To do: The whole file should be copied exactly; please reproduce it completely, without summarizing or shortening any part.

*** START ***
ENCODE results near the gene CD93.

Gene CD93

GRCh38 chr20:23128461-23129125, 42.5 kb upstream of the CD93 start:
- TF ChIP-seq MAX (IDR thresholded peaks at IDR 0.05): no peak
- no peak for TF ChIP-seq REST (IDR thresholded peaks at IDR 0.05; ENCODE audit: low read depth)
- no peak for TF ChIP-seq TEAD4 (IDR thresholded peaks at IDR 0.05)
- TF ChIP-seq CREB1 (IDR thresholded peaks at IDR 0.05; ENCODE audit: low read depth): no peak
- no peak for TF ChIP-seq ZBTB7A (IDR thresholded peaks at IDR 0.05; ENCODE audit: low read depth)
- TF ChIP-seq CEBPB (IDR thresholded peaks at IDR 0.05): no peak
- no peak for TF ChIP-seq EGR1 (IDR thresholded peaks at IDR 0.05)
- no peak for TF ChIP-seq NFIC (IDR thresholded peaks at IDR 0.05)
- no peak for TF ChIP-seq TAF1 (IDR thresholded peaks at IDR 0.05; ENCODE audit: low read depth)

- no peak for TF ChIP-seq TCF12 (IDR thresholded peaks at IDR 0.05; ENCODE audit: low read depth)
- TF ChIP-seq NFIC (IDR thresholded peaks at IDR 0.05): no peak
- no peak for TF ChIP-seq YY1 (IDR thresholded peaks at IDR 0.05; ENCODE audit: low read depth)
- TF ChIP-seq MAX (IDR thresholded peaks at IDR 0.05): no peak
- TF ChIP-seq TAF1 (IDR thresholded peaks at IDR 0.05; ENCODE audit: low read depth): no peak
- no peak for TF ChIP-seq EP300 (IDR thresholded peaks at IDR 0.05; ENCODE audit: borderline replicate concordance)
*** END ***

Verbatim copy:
ENCODE results near the gene CD93.

Gene CD93

GRCh38 chr20:23128461-23129125, 42.5 kb upstream of the CD93 start:
- TF ChIP-seq MAX (IDR thresholded peaks at IDR 0.05): no peak
- no peak for TF ChIP-seq REST (IDR thresholded peaks at IDR 0.05; ENCODE audit: low read depth)
- no peak for TF ChIP-seq TEAD4 (IDR thresholded peaks at IDR 0.05)
- TF ChIP-seq CREB1 (IDR thresholded peaks at IDR 0.05; ENCODE audit: low read depth): no peak
- no peak for TF ChIP-seq ZBTB7A (IDR thresholded peaks at IDR 0.05; ENCODE audit: low read depth)
- TF ChIP-seq CEBPB (IDR thresholded peaks at IDR 0.05): no peak
- no peak for TF ChIP-seq EGR1 (IDR thresholded peaks at IDR 0.05)
- no peak for TF ChIP-seq NFIC (IDR thresholded peaks at IDR 0.05)
- no peak for TF ChIP-seq TAF1 (IDR thresholded peaks at IDR 0.05; ENCODE audit: low read depth)

- no peak for TF ChIP-seq TCF12 (IDR thresholded peaks at IDR 0.05; ENCODE audit: low read depth)
- TF ChIP-seq NFIC (IDR thresholded peaks at IDR 0.05): no peak
- no peak for TF ChIP-seq YY1 (IDR thresholded peaks at IDR 0.05; ENCODE audit: low read depth)
- TF ChIP-seq MAX (IDR thresholded peaks at IDR 0.05): no peak
- TF ChIP-seq TAF1 (IDR thresholded peaks at IDR 0.05; ENCODE audit: low read depth): no peak
- no peak for TF ChIP-seq EP300 (IDR thresholded peaks at IDR 0.05; ENCODE audit: borderline replicate concordance)